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You searched for ‘melancholic’, which matched 49 songs.
click - person recommending, year, performer, songtitle - to see more recommendations.
"estoril à noite"  performed by the durutti column
Recommended by kohl [profile]

this is excellent. i've never been a fan of purely instrumental tracks, but this is just too perfect. sets a great mood. almost makes you feel as if you were alone on the beach at night. melancholic, sad, almost cold. the music has a brittle, yet lingering quality which is hard to achieve and yet it is here. so, so good.




"it hurts (there must be a taste of murder in it)"  performed by the lotus eaters  1984
Recommended by kohl [profile]

vocals this high should annoying, but they work for this song. i love the intro, and the lyrics are quite nice...in that yearning, melancholic way--actually, the guitar playing and the way lyrics are sung fit this mood quite well.

this band only made two records, this one from the 80s and a more recent one which i have not heard.


available on CD - no sense of sin


And There Will Your Heart Be Also  performed by Fields of the Nephilim  1990
Recommended by Sundayborn [profile]

One of the most melancholic songs in rock music. I can listen it over and over again.

from Elizium


Angelica  performed by Scott Walker  1967
Recommended by delicado [profile]

A quintessential Scott track, recorded when he was at peak of his abilities. There doesn't seem to be much middle ground over Scott Walker - people seem to either love him or hate him. I don't really understand how anyone could not be charmed by Scott - sure, he's a crooner and the music backing him is often lush and is rarely 'hip'. But the voice! The words! I've never been really big on either vocalists or lyrics, but these really, really get to me. Angelica's verse is dark and melancholic, and the words speak of regret over a neglected lover. The chorus explodes with emotion, and at this point you should be able to figure out one way or the other whether you love Scott or not. n.b. I always thought this song was composed by Scott, but I was mistaken. As well as being a great songwriter, he had superb taste in other material.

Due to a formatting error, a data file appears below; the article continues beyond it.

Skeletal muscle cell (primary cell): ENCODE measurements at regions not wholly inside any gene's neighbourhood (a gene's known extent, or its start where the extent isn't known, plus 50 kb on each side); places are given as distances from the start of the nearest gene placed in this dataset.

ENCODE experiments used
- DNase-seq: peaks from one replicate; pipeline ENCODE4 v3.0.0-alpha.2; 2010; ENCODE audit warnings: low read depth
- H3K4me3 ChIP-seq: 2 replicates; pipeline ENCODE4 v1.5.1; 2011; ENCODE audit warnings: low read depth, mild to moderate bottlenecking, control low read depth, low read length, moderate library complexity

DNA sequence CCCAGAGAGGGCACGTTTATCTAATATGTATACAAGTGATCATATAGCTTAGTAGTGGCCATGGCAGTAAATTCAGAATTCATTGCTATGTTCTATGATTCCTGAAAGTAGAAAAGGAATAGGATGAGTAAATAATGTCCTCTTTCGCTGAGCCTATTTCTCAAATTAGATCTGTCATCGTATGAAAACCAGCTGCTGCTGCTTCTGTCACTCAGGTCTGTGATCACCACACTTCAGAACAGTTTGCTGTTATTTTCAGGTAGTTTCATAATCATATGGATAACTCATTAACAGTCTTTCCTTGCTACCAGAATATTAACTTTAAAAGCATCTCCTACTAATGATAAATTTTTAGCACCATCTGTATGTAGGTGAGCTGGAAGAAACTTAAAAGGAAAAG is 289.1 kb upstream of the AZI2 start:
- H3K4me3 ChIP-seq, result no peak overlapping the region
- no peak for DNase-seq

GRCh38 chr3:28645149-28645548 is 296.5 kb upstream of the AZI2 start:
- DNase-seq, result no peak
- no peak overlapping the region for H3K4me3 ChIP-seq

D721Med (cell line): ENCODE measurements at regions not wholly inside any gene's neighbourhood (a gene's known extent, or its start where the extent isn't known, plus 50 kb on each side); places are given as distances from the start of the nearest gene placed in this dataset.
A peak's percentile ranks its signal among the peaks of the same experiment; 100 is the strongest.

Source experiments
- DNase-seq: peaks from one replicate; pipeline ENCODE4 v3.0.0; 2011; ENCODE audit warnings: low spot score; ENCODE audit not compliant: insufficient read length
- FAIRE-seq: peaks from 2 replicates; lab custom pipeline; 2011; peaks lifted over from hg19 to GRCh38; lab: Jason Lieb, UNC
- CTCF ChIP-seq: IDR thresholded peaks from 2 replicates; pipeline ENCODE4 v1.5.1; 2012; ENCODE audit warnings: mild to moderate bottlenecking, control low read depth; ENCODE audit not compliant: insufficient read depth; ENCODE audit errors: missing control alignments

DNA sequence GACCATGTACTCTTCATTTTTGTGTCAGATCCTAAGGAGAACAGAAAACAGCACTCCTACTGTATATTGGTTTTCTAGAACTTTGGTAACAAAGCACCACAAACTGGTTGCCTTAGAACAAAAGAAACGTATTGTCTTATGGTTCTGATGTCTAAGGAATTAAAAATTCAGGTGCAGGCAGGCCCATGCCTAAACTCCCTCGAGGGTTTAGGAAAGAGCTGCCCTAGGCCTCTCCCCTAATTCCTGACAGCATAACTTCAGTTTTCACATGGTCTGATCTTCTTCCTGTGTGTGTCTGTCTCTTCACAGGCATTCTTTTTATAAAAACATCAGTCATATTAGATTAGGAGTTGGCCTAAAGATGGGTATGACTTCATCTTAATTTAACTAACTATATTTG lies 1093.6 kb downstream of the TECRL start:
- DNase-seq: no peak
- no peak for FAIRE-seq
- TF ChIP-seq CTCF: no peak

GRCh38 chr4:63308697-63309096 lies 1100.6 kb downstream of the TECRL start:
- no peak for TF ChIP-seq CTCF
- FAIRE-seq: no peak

from Scott, available on CD ()



Beside Me  performed by Mojo Men  1969
Recommended by Swinging London [profile]

This is a very beautiful track.

Very 'West Coast' late-60's sound. Quite reminiscent of Jefferson Airplane.

Very sweet, very melodic/melancholic.

Strings. Strong female lead vocal.

I originally heard it many years ago on a vinyl album by a group called 'Mojo' which is what The Mojo Men were apparently calling themselves in 1969.

I searched for the song for years, confused by the change of name & eventually found it on their CD compilation.

It's another one of those songs that should have been very succesful, but was just stuck in the middle of a flop album

from Sit Down It's The Mojo Men (Sundazed)
available on CD - yes (Sundazed)



Bus Stop Boxer  performed by Eels
Recommended by Herr V [profile]

Relaxed and melancholic song... E's beautiful lyrics and the tasteful use of effects make this a song that stays with you the rest of the day.





Children Of The Sun  performed by Dino Valente  1968
Recommended by Swinging London [profile]

A rather beautiful, melancholic song. Very West Coast 1968 sound, at it's emotional, sensitive, melodic best.



This song and artist should be and should have been far more well known.